Douglas Milford Lyons:

Letters Home

These letters were written during World War I, from Douglas Milford Lyons to his parents Tom and Ida Clara Champion Lyons. Doug was born on November 27, 1891 and died on October 12, 1918. He was born in Tharpe, Tennessee and was a teacher in Stewart County, before joining the Army. After his death, he was awarded the Distinguished Service Cross (one step below the Medal of Honor), and the Dover American Legion Post was named after him. Doug is buried at Fort Donelson.

Transcriptions of these letters were donated to the site by kinswoman, Debbie Champion, . Originals are preserved at the Tennessee State Archives.


July 29, 1918

Dearest Mother,

I wrote you yesterday but must write again today. Just to let you know that I am well and seeing the beautiful sights of Paris, France. I have just arrived after being on the road for two days and nights. There is no use of me trying to tell you of the things I see here for that would be impossible but guess I can or will be able to when I return home. I have been traveling by R. R. and come about 100 miles down the river Seine and must say it was a trip to be remembered. I am here for three hours and then will go about 180 miles further. I have not much time to write for I must look around a bit so I will close with love to all. I am,

Douglas M. Lyons



August 10, 1918

Dear Parents:

I will perform my weekly duty by writing you. I so not get many spare hours here to write but always find time to write you two. I rec'd the letter of June 25 and guess I have read it about one dozen times. That is the only letter I have rec'd. in two months. I am sure you are writing me but I don't get them. You spoke of sending me the Dover paper. You know I would give $10.00 per week for it. I would get all of the news then. If you don't send the paper send clippings that would be of interest. What ever became of Lynn and Tandy? We left them at camp. I heard that Jim Williams died. If you know write and tell me.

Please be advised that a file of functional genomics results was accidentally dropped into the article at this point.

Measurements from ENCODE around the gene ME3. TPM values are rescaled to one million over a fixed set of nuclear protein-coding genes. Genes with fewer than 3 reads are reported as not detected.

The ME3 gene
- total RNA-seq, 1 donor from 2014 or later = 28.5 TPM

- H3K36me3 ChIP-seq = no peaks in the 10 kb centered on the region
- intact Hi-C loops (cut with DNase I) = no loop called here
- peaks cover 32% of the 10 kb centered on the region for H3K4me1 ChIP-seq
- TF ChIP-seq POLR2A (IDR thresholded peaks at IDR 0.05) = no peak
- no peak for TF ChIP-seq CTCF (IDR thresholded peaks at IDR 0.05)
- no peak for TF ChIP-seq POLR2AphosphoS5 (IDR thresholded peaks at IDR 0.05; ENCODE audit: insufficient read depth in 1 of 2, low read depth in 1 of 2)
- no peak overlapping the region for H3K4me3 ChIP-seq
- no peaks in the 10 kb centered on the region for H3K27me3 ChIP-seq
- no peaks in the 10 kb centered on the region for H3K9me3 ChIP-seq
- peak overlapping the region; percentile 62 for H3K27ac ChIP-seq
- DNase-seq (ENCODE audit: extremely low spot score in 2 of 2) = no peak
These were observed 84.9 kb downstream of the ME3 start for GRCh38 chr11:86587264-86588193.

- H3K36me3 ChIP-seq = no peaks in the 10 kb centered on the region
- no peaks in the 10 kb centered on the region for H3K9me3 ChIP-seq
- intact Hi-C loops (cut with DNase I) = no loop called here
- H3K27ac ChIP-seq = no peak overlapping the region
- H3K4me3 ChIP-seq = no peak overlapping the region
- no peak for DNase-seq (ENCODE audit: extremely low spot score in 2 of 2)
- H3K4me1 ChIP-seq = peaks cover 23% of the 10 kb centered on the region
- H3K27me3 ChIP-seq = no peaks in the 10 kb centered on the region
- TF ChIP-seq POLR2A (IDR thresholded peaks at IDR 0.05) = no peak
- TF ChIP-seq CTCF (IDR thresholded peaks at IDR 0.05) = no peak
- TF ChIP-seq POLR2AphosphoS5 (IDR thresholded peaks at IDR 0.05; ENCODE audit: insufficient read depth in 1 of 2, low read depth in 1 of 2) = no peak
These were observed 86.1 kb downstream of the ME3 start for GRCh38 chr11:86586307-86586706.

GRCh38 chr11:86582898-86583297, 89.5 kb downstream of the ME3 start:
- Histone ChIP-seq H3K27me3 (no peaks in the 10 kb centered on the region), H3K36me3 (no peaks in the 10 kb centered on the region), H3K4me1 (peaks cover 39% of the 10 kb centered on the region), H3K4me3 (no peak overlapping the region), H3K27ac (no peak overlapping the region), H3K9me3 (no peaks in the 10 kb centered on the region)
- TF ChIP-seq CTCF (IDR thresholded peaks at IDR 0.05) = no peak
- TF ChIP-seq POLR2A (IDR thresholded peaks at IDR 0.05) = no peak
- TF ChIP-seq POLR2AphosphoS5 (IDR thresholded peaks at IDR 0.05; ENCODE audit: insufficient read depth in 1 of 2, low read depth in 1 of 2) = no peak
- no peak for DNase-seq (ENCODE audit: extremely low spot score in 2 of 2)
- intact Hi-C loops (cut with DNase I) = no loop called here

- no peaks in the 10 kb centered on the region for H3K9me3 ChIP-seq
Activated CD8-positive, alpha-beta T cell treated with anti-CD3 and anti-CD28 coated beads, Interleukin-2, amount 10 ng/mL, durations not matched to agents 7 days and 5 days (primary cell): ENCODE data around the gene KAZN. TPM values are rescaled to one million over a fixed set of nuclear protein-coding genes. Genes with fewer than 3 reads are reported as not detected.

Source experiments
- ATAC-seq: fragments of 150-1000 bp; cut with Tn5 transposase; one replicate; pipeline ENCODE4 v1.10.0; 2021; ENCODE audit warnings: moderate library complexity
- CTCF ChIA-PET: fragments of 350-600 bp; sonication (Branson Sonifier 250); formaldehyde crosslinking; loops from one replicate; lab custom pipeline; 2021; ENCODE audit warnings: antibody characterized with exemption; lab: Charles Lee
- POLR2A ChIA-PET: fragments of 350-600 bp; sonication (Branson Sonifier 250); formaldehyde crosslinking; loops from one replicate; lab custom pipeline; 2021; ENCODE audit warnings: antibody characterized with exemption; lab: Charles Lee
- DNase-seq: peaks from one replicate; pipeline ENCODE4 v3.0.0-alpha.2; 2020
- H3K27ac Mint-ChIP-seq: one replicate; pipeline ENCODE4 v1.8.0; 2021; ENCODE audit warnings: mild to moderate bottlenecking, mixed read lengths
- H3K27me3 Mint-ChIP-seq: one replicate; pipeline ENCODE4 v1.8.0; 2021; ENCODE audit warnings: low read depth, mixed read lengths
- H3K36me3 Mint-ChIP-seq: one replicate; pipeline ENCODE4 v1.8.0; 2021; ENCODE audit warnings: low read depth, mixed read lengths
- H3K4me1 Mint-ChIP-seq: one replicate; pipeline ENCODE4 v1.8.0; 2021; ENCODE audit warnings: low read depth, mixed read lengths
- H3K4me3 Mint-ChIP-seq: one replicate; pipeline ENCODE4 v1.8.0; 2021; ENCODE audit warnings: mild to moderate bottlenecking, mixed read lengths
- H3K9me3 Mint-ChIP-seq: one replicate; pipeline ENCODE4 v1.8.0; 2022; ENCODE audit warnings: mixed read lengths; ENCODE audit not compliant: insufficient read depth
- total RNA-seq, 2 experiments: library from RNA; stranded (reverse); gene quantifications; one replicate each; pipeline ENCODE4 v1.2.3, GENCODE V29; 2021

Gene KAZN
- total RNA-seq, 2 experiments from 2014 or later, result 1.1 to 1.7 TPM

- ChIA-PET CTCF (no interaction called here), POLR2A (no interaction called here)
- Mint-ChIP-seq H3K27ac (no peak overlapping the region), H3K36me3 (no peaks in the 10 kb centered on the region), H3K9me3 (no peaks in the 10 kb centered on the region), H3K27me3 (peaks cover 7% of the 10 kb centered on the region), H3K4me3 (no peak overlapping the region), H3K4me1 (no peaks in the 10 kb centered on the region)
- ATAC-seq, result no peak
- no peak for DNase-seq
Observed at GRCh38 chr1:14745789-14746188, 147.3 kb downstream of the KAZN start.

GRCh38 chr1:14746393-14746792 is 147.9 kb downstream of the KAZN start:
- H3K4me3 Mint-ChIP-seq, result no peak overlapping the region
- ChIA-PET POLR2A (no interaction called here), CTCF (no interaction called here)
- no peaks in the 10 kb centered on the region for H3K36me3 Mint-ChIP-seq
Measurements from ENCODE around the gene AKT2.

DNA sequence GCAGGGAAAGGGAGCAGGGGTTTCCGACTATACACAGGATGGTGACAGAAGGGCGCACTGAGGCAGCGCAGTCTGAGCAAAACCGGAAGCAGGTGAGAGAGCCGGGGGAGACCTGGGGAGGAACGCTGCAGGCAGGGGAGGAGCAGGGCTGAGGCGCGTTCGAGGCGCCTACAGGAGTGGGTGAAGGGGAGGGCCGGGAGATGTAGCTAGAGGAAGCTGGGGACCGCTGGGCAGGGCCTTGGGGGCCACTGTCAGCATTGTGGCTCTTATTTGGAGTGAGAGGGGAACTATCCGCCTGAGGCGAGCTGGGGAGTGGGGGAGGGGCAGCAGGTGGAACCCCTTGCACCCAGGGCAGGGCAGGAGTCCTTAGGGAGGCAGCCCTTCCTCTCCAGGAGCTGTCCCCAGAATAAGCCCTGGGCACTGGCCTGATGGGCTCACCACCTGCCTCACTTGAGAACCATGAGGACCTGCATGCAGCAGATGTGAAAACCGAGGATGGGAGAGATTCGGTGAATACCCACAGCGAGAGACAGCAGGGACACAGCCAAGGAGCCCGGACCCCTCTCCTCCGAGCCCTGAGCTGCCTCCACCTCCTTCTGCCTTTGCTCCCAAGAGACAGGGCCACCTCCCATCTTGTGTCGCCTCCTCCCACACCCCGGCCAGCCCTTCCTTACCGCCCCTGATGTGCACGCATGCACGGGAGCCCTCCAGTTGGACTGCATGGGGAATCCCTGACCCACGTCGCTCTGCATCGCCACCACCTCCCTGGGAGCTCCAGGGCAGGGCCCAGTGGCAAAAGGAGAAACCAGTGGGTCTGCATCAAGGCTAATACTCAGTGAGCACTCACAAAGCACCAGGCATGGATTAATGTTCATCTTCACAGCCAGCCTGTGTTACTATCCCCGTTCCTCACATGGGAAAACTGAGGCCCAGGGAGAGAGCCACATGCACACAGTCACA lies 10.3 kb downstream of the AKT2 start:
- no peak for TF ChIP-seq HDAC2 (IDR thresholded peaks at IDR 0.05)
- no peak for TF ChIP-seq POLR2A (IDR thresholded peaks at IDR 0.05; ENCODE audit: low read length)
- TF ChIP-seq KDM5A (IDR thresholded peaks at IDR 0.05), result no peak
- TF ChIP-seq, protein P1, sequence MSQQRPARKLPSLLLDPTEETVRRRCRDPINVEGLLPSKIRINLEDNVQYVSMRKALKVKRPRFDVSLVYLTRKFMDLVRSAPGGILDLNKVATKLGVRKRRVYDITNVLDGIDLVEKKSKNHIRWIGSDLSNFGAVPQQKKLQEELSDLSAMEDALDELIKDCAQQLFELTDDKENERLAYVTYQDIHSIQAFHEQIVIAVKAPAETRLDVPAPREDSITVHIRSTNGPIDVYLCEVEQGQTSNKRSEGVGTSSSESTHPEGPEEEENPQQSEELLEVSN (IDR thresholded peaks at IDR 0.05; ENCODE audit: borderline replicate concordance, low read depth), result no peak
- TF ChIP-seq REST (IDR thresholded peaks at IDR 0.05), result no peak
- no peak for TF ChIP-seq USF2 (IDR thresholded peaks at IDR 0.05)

I am going to church in the morning, if nothing happens.

This is a quiet strip of country down here you don't hear any guns, but those that are fired on the range.The city I am close to is one of natl'. I has a high wall around it and all kinds of fortifications. I can't begin to tell you of how it looks. It is worth most any amount to see how things are arranged and how beautiful.

I do not want you to mention to any one bout me being at this school. I am going to work hard and try to make good. I am so glad that Mr. Gorham has obeyed the gospel. Is Kennedy over here? Send me his address, if you can. I sure would like to have your pictures send them to me.

I am going to visit a museum tomorrow. I guess I will see some sights.Douglas M. LyonsI will close for this time. Write of all and all be good. I will try. With love,



Sept. 14, 1918

Mrs. T. M. Lyons,

Fort Henry, Tenn.

Dearest Mother,

Another week has passed since I wrote you and so far I have not missed that opportunity of writing you each week since I have been in the army, so I won't fail this week.I am feeling as good as I ever felt in my life. I am as solid as a brick and do not believe a bullet would break the hide.

I have investigated the allotment business and find it to be some what tangled info. They seem to have made some mistake when they were made out and were made out on the rong form and got them mixed up with some other business, so all of the volunteer allotments were cancelled beginning June 1st until it could be straightened out some how. I was not informed about it so we are behind. All allotments made by office are made on different principles so if I should get my commission as I think I will shortly (confidential) I would have to change it. I will try and have the $60.00 which has been taken out of my pay sent to you if not I will collect it in my final statement when I am commissioned. That is when we have a final settlement about that. I will either make another allotment or send so much to you a month myself. I will be able to send a larger amount home. Worked hard here and of course have good hopes but if the officials do not allow me what it takes to be an officer I can fight Jerry as a sgt or pvt.

Douglas M. Lyons

Army Candidate School

APO 714American E. Tr.



We have had some good lectures lately from some of our great men from the states who are over here to see us boys and help things along.